Jaron Brunner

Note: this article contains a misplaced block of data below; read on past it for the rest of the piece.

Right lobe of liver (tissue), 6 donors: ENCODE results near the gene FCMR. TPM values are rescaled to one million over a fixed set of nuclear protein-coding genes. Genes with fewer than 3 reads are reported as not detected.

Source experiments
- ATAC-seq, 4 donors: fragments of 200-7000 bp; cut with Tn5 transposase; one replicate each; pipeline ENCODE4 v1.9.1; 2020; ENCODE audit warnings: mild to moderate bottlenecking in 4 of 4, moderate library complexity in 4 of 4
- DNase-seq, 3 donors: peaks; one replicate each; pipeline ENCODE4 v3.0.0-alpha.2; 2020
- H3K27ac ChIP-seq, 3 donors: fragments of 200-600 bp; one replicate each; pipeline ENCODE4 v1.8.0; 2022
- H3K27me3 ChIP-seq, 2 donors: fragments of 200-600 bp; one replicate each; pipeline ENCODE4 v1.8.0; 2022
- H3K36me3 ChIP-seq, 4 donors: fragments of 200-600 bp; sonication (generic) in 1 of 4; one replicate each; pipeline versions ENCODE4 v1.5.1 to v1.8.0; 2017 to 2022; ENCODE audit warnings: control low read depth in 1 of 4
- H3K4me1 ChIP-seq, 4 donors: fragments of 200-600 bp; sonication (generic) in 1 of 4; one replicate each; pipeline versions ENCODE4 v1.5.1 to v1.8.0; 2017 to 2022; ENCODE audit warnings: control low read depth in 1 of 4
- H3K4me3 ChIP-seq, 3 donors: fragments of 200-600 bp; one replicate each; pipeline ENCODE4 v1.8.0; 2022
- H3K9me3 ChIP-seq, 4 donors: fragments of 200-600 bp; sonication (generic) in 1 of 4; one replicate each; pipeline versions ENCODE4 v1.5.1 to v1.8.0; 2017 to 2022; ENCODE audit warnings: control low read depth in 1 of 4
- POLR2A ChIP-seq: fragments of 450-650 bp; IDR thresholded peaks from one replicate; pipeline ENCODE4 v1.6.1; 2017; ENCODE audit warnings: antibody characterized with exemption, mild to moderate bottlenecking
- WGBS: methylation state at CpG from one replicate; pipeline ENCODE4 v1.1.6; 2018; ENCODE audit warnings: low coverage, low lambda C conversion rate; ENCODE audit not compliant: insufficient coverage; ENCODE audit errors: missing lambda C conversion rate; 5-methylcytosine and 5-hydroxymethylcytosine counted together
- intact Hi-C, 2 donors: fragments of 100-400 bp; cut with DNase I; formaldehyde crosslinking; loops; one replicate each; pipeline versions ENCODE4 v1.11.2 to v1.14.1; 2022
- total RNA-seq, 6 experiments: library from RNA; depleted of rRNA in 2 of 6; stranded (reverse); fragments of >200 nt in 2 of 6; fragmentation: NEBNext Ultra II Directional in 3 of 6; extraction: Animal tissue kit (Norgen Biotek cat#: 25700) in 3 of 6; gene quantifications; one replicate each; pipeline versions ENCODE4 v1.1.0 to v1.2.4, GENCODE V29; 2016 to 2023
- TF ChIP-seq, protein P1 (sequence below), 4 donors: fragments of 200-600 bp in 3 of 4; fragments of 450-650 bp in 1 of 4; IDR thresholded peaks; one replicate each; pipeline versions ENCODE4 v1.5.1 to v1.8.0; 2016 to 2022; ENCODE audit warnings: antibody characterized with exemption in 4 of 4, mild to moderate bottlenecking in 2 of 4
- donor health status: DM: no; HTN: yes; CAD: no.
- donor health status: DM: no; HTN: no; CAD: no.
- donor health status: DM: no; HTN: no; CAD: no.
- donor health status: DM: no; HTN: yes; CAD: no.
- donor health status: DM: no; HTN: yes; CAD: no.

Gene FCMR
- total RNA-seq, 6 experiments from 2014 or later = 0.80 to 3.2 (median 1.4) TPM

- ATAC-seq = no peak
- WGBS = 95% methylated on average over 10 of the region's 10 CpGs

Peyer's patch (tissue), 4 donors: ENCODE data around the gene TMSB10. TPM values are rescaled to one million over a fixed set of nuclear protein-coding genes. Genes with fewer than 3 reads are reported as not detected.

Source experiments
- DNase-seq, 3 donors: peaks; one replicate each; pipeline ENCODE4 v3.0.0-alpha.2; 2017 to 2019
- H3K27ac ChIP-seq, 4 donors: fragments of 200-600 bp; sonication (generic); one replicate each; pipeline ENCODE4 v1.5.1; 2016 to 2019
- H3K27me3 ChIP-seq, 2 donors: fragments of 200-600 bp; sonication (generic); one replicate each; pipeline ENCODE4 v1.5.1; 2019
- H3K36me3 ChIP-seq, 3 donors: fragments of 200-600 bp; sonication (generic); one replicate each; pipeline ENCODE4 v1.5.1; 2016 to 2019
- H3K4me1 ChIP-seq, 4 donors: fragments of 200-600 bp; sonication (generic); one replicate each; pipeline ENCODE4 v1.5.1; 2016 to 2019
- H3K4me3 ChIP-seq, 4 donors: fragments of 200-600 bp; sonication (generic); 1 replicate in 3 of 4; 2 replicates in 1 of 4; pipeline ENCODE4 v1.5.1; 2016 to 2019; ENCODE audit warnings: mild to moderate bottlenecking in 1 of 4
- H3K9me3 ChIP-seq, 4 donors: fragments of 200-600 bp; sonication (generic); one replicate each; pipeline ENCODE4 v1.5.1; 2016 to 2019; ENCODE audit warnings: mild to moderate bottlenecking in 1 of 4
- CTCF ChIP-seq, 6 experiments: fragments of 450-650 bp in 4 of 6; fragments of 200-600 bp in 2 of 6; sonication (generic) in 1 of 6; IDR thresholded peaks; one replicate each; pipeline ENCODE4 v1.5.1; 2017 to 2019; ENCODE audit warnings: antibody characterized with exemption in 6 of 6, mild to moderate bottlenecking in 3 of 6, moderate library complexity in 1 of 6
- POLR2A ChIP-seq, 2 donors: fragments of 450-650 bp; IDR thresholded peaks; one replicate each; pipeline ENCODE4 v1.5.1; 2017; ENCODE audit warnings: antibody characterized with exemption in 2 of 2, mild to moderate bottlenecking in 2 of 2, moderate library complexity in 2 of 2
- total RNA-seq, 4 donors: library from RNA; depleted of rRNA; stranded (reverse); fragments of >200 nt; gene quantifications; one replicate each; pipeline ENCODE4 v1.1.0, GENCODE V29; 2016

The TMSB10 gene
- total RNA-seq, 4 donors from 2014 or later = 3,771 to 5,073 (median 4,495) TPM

The phrase "negotiation is ubiquitous" has been used countless times by negotiation scholars, corporate executives, and cognitive psychologists.' At its most basic level, negotiation is simply a communication between parties when one party wants something from the other. In the legal setting, parties use negotiation to attempt to divide up limited resources, reach a settlement and attempt to execute a contract. Even procedures as mundane as filing for a patent in the United States can, and have been, described as a complex negotiation.4 However, while many practitioners describe responding to the United States Patent and Trademark Office (USPTO) as a negotiation, few practitioners actually treat the process as one. Typically, neither patent applicants, nor their legal representatives, have formal training in negotiation skills or theory. In my time as an examiner, and now as a practitioner, I have seen many missed opportunities to use negotiation strategies to reach a faster and better result.



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